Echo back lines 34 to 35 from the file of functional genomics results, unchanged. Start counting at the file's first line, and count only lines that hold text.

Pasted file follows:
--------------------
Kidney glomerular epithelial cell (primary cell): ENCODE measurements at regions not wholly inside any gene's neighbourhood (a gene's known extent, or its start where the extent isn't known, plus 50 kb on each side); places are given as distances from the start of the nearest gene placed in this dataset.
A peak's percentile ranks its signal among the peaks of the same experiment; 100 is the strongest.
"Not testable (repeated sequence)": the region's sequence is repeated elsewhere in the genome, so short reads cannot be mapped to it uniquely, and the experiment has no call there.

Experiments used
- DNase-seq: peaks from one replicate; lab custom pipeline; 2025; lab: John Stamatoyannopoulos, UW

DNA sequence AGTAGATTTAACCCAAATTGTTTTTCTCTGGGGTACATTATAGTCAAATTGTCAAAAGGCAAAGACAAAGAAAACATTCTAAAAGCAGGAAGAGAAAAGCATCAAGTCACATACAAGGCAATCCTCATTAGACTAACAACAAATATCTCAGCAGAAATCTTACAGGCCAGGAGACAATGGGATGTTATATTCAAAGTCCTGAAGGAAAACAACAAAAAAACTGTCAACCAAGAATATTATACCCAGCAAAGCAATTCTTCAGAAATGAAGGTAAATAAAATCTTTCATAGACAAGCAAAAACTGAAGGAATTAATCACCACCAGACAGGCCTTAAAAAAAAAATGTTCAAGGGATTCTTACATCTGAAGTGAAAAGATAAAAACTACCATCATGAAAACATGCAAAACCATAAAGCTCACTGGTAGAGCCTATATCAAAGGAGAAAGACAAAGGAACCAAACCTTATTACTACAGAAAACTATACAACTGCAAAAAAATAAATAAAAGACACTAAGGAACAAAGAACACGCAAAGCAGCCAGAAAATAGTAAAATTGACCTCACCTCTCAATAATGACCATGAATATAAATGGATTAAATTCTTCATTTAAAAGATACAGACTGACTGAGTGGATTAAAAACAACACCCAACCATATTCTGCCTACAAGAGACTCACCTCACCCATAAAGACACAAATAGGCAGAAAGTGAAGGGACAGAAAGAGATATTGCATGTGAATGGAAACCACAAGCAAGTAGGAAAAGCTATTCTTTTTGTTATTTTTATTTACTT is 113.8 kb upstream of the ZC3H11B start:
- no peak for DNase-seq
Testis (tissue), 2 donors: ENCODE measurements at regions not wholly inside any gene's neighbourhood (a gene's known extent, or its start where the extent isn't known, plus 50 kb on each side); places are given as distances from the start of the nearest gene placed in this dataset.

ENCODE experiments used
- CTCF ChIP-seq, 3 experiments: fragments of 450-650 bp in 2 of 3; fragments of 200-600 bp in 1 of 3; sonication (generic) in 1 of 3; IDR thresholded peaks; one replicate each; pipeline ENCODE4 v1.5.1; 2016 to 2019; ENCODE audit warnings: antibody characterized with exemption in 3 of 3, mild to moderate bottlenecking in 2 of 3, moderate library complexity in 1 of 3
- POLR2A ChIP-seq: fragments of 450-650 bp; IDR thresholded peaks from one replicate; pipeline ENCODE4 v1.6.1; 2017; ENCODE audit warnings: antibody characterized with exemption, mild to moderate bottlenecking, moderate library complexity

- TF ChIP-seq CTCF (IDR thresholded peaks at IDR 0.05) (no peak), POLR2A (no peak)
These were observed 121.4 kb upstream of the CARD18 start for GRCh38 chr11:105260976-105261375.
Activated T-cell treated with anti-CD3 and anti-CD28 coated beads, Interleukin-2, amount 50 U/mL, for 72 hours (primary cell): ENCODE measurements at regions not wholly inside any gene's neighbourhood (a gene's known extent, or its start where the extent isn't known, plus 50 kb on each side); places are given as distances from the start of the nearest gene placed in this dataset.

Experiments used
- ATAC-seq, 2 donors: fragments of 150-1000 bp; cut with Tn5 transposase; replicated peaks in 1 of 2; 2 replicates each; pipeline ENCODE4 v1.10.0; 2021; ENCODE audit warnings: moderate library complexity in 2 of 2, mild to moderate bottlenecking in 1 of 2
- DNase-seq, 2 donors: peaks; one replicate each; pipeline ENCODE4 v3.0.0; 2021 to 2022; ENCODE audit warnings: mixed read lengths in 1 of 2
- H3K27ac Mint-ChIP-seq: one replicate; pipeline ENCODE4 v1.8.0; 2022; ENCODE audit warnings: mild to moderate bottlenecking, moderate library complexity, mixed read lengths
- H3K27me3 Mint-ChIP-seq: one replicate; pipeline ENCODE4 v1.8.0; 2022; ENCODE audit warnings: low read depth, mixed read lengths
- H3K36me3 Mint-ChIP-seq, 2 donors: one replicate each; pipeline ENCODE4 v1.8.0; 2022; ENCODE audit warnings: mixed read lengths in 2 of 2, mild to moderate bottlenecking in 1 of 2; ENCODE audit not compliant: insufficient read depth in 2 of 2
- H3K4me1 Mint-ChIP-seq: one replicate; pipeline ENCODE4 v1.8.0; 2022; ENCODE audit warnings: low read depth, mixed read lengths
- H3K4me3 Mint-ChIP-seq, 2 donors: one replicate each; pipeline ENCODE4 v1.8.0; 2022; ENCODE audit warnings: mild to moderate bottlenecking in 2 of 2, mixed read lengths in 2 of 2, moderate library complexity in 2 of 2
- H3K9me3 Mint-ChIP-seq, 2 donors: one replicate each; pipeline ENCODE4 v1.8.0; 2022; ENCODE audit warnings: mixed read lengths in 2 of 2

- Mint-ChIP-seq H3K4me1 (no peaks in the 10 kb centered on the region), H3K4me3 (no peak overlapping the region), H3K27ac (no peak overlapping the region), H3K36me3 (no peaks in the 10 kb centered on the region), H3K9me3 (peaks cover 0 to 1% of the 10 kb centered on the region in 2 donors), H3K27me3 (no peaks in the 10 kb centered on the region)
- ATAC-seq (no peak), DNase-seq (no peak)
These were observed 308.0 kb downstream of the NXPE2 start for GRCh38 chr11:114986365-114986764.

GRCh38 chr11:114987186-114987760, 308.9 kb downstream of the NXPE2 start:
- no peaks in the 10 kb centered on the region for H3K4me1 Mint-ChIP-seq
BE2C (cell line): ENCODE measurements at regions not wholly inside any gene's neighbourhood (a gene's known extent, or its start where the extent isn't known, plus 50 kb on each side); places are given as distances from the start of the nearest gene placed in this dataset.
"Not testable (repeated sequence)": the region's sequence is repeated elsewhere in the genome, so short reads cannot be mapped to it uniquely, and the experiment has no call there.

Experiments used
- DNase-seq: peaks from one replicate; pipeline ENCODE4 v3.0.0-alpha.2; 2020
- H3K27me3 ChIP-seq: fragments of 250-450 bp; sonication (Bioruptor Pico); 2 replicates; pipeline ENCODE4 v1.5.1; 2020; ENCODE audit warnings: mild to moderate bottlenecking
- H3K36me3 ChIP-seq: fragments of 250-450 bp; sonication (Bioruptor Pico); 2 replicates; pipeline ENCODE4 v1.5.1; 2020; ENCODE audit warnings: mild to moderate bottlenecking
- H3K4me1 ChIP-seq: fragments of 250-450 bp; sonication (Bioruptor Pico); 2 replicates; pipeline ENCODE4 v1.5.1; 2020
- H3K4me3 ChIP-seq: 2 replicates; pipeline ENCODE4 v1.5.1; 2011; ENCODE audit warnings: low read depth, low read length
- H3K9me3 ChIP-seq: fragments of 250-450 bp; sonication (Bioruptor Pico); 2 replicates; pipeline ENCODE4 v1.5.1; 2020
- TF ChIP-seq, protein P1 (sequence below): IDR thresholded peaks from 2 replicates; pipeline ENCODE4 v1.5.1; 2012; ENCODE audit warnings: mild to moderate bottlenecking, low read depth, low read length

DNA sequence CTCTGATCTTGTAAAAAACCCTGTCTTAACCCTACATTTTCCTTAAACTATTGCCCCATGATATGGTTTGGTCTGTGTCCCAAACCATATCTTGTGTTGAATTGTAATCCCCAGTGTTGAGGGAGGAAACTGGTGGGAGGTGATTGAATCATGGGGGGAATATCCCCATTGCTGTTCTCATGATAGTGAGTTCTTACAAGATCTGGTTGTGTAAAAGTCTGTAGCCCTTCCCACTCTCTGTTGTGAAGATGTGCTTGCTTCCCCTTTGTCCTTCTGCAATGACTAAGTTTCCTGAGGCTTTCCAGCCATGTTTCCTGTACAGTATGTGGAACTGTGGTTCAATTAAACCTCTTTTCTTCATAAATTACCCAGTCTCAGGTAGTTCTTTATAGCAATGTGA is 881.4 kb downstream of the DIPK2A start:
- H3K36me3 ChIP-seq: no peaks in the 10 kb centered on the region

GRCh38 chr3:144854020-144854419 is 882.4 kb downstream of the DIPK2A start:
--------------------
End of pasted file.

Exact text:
- H3K36me3 ChIP-seq: fragments of 250-450 bp; sonication (Bioruptor Pico); 2 replicates; pipeline ENCODE4 v1.5.1; 2020; ENCODE audit warnings: mild to moderate bottlenecking
- H3K4me1 ChIP-seq: fragments of 250-450 bp; sonication (Bioruptor Pico); 2 replicates; pipeline ENCODE4 v1.5.1; 2020